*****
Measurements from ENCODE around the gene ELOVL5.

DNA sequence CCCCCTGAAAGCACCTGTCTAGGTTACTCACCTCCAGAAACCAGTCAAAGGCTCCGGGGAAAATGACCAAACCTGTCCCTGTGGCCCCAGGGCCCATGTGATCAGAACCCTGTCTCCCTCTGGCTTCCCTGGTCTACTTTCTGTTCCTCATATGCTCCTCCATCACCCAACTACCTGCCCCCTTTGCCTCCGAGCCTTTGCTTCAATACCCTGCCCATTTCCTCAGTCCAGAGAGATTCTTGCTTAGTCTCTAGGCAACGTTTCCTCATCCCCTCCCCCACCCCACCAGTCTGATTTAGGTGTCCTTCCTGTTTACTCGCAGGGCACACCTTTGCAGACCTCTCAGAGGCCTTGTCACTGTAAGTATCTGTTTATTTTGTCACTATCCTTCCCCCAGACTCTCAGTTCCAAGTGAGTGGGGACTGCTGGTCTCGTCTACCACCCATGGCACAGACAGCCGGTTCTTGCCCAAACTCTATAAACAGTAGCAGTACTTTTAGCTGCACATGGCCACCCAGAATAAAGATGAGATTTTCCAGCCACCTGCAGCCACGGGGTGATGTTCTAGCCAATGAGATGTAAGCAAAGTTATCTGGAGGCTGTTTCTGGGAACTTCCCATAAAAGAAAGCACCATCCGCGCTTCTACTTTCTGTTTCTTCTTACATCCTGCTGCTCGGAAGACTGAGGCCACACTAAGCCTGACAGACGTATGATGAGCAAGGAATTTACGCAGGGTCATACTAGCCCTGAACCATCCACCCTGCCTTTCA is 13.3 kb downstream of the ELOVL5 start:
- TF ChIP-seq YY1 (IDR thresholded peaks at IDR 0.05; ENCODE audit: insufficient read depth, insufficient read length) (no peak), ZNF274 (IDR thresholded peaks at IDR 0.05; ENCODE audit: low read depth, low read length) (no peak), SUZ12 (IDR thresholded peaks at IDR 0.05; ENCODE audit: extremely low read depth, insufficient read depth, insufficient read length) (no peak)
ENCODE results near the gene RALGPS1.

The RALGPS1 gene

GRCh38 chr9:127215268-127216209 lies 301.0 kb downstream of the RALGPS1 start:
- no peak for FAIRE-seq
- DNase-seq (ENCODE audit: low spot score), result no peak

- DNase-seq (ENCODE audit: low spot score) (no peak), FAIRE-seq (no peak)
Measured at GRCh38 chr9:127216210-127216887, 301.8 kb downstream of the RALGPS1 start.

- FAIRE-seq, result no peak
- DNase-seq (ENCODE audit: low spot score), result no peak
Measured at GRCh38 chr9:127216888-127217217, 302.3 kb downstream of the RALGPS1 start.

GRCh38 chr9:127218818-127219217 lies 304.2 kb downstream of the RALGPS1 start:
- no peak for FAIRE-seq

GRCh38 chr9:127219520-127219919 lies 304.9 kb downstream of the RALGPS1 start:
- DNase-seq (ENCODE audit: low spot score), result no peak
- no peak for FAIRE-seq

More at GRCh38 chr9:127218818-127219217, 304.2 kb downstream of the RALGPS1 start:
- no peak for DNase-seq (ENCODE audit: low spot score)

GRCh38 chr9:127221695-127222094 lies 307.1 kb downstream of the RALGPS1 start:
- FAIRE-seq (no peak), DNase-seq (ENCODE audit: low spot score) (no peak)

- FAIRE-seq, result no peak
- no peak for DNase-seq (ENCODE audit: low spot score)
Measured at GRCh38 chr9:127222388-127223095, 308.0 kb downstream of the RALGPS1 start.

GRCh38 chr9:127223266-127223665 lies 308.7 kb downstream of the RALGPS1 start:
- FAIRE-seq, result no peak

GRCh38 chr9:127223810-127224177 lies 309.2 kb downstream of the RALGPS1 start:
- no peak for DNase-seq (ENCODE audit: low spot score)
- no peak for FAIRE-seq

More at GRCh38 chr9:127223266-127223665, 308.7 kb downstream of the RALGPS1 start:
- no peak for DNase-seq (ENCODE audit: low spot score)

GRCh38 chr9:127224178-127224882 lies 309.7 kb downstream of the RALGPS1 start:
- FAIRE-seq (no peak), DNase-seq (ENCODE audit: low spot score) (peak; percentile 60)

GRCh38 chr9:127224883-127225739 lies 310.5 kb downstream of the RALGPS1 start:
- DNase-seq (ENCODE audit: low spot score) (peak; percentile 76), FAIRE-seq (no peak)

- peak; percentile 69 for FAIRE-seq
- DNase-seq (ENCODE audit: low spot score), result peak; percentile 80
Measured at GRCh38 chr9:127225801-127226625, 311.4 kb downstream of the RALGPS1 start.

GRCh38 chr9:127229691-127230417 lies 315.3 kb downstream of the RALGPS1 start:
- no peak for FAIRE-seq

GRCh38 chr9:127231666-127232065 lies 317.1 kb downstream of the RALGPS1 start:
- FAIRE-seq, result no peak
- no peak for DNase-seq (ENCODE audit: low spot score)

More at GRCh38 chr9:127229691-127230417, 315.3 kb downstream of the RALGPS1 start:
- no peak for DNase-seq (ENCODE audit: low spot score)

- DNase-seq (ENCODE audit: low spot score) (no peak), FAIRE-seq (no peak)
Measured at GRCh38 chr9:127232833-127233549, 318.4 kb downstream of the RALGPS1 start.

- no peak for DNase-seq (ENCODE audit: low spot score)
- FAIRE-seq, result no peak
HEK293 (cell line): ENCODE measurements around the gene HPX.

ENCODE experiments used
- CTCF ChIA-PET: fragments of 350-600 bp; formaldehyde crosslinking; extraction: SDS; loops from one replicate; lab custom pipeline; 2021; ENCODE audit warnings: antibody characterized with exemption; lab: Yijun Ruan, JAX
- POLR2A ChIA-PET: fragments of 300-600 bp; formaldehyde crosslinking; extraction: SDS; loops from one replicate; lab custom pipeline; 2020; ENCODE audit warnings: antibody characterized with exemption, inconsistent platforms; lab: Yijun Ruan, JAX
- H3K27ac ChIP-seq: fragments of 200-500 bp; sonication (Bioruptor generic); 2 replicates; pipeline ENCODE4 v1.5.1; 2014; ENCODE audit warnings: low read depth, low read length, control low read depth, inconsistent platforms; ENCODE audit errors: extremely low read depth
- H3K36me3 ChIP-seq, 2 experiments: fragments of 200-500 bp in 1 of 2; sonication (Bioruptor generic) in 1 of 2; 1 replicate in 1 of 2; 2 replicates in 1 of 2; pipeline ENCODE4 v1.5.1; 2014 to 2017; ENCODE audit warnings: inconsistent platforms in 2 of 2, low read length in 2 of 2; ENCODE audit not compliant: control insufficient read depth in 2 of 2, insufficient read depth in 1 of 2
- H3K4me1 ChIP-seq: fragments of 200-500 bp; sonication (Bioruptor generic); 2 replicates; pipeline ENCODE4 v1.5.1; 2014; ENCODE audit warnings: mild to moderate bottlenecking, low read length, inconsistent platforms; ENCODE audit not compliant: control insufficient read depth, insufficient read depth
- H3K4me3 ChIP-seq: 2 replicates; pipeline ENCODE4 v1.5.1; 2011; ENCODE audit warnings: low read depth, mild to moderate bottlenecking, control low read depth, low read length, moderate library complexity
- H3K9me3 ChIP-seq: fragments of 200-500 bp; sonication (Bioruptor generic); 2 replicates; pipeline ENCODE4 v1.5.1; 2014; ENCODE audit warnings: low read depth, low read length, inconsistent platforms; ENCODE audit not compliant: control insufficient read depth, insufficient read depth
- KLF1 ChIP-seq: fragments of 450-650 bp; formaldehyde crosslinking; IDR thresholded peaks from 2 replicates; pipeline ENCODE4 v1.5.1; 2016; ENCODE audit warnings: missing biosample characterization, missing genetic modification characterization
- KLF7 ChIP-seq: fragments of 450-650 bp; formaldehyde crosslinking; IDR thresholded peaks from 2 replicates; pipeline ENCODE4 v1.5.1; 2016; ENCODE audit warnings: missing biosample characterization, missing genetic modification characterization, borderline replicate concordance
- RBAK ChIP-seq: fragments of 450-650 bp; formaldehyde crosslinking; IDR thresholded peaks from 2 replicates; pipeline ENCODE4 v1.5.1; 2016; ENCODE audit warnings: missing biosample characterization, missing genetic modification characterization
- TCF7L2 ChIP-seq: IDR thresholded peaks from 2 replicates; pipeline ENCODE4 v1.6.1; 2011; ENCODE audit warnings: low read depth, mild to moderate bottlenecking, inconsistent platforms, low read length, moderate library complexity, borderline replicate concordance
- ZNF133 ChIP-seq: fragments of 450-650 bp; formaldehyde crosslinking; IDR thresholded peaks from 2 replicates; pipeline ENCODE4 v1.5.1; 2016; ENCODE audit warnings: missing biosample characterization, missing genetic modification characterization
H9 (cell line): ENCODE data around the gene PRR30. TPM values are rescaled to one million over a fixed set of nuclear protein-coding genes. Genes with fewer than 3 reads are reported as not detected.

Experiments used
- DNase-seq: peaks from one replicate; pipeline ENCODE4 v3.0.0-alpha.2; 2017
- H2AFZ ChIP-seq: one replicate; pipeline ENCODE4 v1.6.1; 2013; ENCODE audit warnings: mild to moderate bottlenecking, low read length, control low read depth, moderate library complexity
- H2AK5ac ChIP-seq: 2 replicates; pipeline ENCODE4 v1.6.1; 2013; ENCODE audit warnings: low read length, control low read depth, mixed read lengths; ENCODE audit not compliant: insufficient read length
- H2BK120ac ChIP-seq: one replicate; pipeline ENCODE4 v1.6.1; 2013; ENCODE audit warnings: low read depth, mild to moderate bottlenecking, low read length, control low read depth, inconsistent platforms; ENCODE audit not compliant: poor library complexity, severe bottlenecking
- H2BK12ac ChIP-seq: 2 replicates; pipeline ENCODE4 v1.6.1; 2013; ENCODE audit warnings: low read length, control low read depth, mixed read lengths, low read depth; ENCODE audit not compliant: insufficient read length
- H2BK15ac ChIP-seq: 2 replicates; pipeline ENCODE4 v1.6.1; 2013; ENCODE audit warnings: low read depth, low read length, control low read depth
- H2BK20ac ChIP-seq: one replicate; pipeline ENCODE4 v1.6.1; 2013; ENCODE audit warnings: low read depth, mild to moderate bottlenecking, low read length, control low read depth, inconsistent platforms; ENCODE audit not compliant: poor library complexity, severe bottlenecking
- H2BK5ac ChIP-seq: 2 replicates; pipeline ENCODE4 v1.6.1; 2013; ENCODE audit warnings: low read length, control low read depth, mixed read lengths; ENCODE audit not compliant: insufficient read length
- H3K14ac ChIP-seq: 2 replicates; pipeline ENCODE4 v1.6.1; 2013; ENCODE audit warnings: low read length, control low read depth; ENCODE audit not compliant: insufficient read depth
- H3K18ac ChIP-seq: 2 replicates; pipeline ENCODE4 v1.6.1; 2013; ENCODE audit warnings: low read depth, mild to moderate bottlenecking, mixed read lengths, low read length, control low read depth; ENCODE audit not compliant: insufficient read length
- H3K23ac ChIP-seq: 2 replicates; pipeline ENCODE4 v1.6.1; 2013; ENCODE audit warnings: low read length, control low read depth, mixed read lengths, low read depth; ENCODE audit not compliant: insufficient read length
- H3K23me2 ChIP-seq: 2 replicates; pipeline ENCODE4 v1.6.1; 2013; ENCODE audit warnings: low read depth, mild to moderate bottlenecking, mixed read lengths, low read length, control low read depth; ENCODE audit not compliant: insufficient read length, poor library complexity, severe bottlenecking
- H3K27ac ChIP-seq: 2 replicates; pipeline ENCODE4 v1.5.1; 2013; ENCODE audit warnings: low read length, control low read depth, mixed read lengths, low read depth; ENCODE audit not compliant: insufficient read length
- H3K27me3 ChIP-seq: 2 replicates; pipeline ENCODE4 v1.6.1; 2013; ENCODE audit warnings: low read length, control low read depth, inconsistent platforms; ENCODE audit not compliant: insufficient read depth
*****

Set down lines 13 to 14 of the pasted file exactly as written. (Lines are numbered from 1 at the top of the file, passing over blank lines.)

Measured at GRCh38 chr9:127216888-127217217, 302.3 kb downstream of the RALGPS1 start.

GRCh38 chr9:127218818-127219217 lies 304.2 kb downstream of the RALGPS1 start: